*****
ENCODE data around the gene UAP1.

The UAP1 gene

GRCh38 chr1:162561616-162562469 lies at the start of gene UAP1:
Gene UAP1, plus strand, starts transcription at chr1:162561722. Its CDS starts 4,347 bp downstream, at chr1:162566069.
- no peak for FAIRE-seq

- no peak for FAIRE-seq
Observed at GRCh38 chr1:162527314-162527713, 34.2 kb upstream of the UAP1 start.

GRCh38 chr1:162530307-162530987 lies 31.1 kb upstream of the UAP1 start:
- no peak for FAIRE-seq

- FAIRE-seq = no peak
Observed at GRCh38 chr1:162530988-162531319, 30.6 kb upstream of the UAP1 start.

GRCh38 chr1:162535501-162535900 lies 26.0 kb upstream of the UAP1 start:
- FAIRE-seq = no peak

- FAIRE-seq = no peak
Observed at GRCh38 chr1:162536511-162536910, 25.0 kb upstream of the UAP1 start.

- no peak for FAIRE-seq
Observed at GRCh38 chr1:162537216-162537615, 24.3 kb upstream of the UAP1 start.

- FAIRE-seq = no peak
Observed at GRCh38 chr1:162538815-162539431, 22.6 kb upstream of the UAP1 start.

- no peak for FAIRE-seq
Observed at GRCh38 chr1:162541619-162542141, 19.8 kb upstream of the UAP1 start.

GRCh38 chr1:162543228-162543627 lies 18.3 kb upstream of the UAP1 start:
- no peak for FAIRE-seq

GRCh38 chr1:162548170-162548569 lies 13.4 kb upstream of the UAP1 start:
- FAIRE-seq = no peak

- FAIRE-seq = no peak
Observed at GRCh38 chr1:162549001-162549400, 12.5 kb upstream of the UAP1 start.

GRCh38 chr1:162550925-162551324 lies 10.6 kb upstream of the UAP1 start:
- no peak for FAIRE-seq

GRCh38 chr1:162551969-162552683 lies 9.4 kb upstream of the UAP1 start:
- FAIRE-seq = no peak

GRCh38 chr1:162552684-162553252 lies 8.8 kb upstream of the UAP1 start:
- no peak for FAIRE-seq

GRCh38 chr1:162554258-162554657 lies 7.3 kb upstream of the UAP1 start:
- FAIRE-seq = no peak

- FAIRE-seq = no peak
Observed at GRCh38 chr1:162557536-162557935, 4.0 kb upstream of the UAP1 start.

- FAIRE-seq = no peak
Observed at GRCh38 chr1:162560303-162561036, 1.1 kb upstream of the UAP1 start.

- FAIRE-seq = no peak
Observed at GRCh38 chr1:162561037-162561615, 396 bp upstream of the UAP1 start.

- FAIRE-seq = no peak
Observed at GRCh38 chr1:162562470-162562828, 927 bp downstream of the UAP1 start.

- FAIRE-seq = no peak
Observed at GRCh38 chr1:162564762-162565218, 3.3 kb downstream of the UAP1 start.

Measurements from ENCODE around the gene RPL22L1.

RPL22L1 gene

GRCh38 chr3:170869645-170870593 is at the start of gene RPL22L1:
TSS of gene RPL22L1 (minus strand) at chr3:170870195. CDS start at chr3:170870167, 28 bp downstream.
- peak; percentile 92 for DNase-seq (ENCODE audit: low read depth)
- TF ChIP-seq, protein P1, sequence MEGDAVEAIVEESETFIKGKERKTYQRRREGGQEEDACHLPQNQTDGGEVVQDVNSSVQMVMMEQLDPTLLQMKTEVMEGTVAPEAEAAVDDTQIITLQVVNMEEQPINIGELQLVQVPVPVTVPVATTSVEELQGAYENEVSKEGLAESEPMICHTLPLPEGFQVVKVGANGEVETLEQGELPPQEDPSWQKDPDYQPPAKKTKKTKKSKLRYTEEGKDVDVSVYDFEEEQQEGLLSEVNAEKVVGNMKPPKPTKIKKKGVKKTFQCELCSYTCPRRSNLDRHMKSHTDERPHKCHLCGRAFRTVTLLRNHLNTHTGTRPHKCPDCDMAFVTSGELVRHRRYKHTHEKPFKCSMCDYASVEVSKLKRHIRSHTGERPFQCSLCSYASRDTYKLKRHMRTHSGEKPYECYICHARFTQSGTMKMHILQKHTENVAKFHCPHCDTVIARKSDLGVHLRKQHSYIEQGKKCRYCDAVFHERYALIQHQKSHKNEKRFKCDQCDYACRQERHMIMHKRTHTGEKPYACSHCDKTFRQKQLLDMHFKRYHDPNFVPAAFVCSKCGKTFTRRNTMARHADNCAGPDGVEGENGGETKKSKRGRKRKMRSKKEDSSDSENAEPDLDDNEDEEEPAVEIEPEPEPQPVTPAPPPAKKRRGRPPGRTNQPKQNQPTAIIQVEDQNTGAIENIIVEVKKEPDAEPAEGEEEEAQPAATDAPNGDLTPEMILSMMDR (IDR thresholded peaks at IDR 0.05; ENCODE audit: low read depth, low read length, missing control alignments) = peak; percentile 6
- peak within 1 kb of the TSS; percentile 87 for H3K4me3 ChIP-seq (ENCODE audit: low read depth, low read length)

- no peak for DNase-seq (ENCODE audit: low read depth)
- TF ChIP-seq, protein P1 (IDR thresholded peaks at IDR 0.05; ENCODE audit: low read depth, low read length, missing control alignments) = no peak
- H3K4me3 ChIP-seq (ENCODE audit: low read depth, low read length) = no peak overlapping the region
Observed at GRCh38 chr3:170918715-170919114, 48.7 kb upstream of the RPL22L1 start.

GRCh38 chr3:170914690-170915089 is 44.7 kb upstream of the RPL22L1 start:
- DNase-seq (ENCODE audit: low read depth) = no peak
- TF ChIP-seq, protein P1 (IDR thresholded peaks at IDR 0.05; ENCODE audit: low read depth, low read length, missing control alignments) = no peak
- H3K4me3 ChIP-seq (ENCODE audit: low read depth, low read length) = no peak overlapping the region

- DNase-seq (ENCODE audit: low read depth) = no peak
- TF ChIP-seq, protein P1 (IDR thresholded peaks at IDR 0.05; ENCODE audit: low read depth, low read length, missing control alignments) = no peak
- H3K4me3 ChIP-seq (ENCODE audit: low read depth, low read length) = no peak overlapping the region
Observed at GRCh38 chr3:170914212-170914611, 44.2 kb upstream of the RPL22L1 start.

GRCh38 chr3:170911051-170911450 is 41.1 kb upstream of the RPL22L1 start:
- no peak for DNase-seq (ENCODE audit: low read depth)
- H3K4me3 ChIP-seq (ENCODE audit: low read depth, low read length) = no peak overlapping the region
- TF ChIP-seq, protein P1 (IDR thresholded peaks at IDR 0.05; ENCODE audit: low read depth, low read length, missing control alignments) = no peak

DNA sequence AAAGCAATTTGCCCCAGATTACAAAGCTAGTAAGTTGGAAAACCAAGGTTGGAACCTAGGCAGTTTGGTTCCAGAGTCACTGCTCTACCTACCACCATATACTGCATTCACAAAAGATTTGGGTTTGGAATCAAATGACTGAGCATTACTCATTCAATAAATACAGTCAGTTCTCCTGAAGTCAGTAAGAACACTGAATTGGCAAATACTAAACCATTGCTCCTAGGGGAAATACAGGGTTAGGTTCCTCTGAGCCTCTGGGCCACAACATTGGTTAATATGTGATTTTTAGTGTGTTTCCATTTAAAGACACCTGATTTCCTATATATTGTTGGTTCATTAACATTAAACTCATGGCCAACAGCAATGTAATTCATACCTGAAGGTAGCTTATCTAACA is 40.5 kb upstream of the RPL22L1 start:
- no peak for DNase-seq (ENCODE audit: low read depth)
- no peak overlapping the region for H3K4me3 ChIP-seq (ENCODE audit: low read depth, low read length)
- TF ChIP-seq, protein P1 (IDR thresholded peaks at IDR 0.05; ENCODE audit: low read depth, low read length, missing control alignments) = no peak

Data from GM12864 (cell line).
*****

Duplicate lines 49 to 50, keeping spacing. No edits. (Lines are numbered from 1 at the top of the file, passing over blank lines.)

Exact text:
TSS of gene RPL22L1 (minus strand) at chr3:170870195. CDS start at chr3:170870167, 28 bp downstream.
- peak; percentile 92 for DNase-seq (ENCODE audit: low read depth)